Dry Eye is a common disease affecting vision quality and eye comfort. Symptoms of Dry Eye can vary widely from patient to patient.
People with Dry Eye may experience one or more of the following symptoms:
At our clinic, we use a number of different technologies to determine whether you may be experiencing Dry Eye and to better understand your symptoms. Dry Eye is a serious condition that can dramatically affect your vision and your eye health.
Dry eyes can be diagnosed through a comprehensive eye examination. Testing with emphasis on the evaluation of the quantity and quality of tears produced by the eyes may include:
What causes Dry Eye? Dry eye can be influenced by a number of factors related to environment and health that determine tear quality.
Tears have 3 layers:
If there’s an imbalance in these layers, your vision and comfort of your eyes may be affected. For example, if not enough lipid layer is being produced, tears may evaporate too quickly and cause symptoms ranging from discomfort to extra tear production and poor quality of vision. Poor tear quality is often caused by Meibomian Gland Dysfunction (MGD), a condition that impacts the production of oils in your tears. The most common form of MGD is obstruction of the oil producing glands in the eyelids. At Eyecare Experts, we will test your tear quality to determine whether MGD is contributing to or causing your dry eye symptoms and create a customized treatment plan to address it.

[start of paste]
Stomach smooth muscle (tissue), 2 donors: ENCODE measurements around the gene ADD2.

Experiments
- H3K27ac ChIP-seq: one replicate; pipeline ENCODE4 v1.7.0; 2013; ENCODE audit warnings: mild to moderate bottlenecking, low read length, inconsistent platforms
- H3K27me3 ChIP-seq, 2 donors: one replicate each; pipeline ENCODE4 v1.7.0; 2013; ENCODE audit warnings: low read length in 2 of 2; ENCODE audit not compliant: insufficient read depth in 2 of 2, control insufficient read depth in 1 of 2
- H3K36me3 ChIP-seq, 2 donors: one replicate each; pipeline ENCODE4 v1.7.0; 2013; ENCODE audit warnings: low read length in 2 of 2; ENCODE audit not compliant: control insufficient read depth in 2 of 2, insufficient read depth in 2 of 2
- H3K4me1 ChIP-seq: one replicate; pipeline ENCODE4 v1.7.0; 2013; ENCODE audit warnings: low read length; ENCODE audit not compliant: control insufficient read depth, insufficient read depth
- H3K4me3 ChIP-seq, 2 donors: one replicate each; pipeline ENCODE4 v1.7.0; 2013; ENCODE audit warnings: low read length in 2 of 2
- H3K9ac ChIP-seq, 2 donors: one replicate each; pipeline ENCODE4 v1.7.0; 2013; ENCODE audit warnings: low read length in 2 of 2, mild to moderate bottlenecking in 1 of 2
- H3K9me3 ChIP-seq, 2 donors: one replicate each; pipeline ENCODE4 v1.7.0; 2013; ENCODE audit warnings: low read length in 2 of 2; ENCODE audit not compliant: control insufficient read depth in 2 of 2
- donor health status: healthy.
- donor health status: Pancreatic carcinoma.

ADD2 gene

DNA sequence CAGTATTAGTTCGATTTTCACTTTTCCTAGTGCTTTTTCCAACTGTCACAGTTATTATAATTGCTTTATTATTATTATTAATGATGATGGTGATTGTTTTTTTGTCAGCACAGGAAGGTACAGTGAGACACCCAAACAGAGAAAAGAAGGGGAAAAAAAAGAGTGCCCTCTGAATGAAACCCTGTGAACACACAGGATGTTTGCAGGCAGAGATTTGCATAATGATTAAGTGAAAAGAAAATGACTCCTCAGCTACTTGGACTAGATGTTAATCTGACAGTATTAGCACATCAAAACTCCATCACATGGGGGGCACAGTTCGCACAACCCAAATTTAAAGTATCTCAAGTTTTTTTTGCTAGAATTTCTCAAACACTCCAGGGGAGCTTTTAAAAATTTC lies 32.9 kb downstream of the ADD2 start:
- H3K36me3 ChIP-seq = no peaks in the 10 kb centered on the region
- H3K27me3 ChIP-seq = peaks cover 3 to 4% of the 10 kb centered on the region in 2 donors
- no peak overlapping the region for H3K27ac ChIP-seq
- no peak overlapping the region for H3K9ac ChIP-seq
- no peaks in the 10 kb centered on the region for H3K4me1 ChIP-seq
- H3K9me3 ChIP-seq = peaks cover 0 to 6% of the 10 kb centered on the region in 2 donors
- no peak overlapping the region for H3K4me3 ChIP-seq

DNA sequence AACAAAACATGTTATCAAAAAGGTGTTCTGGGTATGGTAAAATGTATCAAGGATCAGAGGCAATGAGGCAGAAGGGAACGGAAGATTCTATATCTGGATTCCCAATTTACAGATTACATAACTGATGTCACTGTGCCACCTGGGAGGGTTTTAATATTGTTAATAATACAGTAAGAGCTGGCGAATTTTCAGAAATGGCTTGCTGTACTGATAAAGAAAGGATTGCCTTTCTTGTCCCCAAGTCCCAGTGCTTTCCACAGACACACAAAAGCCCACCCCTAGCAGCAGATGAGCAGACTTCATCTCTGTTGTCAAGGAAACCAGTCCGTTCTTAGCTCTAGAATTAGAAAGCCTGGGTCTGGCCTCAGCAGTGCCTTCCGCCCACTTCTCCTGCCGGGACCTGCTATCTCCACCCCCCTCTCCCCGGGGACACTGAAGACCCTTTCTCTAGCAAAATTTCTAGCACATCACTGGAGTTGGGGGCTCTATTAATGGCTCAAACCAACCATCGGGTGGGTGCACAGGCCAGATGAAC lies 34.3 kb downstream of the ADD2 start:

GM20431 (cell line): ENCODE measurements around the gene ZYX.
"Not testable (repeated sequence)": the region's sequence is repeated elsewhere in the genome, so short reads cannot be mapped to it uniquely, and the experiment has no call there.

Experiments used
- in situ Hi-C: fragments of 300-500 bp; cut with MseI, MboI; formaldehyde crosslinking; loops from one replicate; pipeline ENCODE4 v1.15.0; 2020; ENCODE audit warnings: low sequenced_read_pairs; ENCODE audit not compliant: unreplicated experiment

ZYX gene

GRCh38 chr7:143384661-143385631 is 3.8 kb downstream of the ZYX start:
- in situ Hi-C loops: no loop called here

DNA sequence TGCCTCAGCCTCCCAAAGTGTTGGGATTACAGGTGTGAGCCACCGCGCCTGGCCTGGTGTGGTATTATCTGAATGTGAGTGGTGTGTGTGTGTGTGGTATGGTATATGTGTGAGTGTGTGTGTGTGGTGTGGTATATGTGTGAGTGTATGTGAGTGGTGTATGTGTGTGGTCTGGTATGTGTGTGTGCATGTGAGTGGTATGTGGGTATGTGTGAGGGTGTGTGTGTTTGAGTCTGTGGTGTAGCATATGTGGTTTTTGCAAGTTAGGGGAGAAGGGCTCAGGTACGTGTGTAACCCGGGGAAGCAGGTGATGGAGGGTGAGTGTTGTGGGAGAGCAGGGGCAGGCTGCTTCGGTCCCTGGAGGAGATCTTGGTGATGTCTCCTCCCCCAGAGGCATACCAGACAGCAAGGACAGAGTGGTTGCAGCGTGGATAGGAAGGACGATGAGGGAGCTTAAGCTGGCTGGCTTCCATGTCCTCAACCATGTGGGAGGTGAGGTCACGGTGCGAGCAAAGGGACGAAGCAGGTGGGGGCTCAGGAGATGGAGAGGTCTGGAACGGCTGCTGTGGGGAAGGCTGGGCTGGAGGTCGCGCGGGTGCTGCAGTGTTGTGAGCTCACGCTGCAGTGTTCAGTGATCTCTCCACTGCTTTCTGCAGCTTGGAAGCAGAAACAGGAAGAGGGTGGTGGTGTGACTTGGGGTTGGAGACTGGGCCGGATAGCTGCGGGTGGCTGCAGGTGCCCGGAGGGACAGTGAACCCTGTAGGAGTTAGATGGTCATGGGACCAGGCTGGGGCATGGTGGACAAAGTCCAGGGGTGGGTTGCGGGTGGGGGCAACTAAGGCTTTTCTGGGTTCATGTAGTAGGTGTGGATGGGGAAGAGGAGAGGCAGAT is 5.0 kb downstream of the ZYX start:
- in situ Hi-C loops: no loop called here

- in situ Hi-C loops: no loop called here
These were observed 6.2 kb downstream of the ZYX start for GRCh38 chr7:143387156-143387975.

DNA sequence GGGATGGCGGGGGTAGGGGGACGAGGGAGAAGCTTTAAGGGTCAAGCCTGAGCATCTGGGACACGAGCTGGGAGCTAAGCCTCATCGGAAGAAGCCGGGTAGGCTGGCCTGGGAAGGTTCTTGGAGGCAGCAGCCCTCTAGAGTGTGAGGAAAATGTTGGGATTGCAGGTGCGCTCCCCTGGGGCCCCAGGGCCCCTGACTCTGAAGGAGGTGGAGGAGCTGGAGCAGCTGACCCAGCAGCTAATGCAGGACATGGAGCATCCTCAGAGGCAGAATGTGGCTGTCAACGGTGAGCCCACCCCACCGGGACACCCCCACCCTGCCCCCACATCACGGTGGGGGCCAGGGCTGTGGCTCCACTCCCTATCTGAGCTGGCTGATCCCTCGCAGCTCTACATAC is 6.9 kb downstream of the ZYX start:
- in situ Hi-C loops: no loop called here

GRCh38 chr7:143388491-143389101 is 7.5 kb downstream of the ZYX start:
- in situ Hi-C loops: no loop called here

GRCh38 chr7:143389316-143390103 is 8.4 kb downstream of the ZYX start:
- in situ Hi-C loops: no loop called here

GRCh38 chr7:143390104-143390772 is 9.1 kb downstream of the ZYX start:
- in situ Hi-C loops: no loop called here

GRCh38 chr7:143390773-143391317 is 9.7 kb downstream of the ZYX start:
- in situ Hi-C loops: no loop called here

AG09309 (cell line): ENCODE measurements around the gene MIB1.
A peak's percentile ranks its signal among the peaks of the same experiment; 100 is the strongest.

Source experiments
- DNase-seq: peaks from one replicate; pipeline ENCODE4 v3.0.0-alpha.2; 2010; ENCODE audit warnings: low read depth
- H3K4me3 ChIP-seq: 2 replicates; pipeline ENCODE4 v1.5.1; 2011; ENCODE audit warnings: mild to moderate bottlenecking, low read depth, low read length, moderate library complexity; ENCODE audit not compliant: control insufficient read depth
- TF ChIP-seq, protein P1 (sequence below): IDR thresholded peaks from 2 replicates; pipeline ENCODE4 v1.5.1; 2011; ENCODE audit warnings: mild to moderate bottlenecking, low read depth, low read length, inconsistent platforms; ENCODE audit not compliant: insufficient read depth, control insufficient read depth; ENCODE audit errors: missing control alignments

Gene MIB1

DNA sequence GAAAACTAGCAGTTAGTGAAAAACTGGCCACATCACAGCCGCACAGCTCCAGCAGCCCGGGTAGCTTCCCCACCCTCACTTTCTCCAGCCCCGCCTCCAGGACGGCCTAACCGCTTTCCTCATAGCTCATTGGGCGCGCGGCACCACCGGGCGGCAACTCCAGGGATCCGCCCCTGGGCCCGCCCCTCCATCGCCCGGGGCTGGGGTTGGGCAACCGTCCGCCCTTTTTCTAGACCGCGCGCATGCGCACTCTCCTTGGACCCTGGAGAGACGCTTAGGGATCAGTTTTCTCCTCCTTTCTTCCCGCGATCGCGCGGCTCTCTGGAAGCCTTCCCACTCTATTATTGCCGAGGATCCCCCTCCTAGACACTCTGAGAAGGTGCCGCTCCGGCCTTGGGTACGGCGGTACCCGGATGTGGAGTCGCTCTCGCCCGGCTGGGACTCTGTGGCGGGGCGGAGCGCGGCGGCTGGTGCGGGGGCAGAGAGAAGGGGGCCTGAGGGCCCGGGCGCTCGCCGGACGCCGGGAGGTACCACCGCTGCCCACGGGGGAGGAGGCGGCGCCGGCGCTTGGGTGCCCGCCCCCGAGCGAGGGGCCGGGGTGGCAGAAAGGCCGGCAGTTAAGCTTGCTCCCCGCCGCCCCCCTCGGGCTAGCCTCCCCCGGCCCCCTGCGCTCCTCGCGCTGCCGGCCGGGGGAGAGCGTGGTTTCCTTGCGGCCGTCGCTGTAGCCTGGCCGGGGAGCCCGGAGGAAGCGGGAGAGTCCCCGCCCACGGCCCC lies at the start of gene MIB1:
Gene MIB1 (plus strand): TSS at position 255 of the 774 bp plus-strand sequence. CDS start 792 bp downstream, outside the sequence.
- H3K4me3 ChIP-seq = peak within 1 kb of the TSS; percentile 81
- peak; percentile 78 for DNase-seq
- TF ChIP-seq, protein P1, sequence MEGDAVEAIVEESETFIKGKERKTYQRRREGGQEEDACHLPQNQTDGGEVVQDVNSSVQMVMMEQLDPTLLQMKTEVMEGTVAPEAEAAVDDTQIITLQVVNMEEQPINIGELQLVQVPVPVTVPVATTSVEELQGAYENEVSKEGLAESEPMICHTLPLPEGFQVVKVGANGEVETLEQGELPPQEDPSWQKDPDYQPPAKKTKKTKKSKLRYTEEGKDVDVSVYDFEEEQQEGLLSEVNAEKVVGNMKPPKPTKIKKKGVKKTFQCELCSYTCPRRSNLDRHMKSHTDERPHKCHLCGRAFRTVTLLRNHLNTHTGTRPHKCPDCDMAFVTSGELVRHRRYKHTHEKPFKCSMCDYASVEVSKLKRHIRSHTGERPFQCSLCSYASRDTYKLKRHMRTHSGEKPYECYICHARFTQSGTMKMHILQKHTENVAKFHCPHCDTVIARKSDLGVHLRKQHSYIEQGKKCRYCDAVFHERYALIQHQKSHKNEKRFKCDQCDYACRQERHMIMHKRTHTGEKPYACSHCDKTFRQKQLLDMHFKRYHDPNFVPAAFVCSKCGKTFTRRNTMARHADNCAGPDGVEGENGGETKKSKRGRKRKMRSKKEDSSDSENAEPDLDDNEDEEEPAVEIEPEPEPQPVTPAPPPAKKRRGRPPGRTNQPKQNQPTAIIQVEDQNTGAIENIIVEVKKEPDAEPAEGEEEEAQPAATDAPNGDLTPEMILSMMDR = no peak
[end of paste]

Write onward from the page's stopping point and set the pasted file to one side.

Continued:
Craig JP, Nichols KK, Akpek EK, et al. TFOS DEWS II Definition and Classification Report. Ocul Surf. 2017;15(3):276-283. doi:10.1016/j.jtos.2017.05.008
An intact tear film ensures that our eyes do not dry out. It consists of several layers, with an oily lipid layer protecting the watery layer beneath it from evaporating. The watery layer contains oxygen and supplies the cornea with essential nutrients. Beneath this, there is a mucous mucin layer by which the tear film adheres to the cornea. The tear film also protects the eye against foreign bodies and bacteria.
The meibomian glands are located along the inner edge of the eyelids. They produce the lipids of the oily layer. This is distributed across the ocular surface with every blink of the eye, protecting the tear film from evaporating too quickly. If the functions or structure of the tear film are impaired, this leads to sensations of dryness.
There is no single test to reliably diagnose dry eye, as there are always several factors involved, and sufferers may report a variety of symptoms. The key to proper analysis of the various factors involved in eye wetting disorders and determination of their causes lies in a broad-based diagnostic approach. The necessity of this is already evident in view of the variety of risk factors that may trigger dry eye symptoms.
Risk factors for dry eye: